“I wouldn’t want every dish on the menu to have these extreme yins and yangs,” Achatz said. “But I think over the course of a large meal, it makes things interesting to interject courses like that.” I had had the sweetbreads the night before we talked, but without understanding their etiology, I had not appreciated them at the same level. In the same way that a Jackson Pollock painting makes more sense if you understand the principles of abstractionism and expressionism, Achatz’s food makes more sense if you understand the process by which he arrived at it. If you see one Pollock, you might not get it; high-concept modernism requires repetitions to make any kind of logical sense. So it is with Achatz’s procession of dishes: They are not only individually delicious but also add up to something. They represent a certain intense relationship to flavors that is, for all the odd flourishes, purist; though the presentation may be baroque, the genius is in the simplicity of insight into food itself. The dishes taken together are the coherent narrative of a singular imagination. Illness has inflected that imagination, and so the story the food tells is not quite the same story as it was. The flavors have changed, and so has the logic.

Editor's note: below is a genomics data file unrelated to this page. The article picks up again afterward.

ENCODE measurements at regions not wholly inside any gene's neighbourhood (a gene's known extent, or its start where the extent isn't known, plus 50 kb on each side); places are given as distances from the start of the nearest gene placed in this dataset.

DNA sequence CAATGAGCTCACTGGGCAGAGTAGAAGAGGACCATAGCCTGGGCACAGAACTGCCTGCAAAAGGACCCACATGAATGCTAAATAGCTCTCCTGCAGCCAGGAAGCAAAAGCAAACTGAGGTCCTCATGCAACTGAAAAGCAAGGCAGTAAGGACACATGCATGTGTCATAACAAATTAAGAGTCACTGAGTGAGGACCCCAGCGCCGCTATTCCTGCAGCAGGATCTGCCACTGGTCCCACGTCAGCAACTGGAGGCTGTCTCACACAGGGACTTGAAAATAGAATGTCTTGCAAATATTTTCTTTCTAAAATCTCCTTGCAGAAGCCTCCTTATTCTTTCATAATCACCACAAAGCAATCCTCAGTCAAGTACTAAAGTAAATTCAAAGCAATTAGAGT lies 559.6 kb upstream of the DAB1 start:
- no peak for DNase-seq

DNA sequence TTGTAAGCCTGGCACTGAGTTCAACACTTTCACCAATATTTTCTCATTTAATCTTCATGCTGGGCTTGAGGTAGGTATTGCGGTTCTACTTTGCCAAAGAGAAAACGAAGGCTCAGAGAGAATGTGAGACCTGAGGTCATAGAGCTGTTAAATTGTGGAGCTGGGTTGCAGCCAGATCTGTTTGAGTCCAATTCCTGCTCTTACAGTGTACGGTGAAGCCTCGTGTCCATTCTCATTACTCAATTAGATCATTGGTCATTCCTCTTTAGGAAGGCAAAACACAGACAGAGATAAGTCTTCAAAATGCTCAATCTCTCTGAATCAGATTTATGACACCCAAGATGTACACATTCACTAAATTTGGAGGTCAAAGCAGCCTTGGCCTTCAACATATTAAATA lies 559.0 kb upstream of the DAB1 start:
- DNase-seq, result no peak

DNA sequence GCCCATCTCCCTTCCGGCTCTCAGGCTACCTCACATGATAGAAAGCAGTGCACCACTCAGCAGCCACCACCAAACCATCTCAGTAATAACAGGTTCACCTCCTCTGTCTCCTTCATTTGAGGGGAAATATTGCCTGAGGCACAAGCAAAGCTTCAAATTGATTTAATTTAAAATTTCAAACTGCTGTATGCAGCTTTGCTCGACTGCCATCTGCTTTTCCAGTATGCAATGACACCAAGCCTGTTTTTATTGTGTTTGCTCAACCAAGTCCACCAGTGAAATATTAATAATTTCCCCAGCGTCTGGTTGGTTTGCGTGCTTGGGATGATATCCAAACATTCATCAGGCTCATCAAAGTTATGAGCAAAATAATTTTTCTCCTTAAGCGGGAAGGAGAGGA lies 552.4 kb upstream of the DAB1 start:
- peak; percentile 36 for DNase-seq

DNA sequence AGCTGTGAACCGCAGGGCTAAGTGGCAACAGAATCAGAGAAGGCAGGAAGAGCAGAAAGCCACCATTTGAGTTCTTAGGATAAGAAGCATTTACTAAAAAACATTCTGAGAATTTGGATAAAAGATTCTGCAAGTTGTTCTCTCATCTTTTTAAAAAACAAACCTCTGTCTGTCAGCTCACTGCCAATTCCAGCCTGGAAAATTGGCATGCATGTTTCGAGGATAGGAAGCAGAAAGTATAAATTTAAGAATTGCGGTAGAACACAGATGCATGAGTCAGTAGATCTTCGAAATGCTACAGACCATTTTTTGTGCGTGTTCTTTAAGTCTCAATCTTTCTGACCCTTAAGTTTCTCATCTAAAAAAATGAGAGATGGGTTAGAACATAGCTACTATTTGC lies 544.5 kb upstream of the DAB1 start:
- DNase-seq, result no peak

I remember that when my father told me of Beethoven’s deafness, and of the fact that he never heard his own greatest music, I thought it was amazing that he could compose when he was deaf. And my father said that what was amazing was that he could compose such brilliant music at all. Talking to Achatz, I suddenly wondered if Beethoven had been able to write some of that music not in spite of, but because of his deafness. There is no more fundamental human power than the ability to find strength and meaning in adversity. In my last book, which was about depression, I wrote of the irony that people who suppress their history with the illness tend to be more disabled by the prospect of its recurrence than those who find emotional enrichment in their painful experience. It doesn’t really matter whether that enrichment is real; what matters is the subjective perception of it. So Grant Achatz’s engagement with the lessons inherent in his ironic loss of his sense of taste is a banner of resilience.
Could he have arrived at a chocolate-and-soy-sauce dessert or a burned-bread puree even without this trauma? Perhaps not—but it seems likely that he could have arrived at similarly imaginative and successful dishes. What his perceptions in this arena have to offer is a way to be grateful for his own trauma, and such gratitude is, for those who can muster it, the first great step toward healing and resolution. I asked Achatz about the possibility of a recurrence, about the fact that he could someday lose his tongue. “I feel like this has almost prepared me for that,” he said. “Now I know I could produce good work anyway, and enjoy doing it.”
Andrew Solomon is the author of The Noonday Demon, a National Book Award winner and a Pulitzer Prize finalist.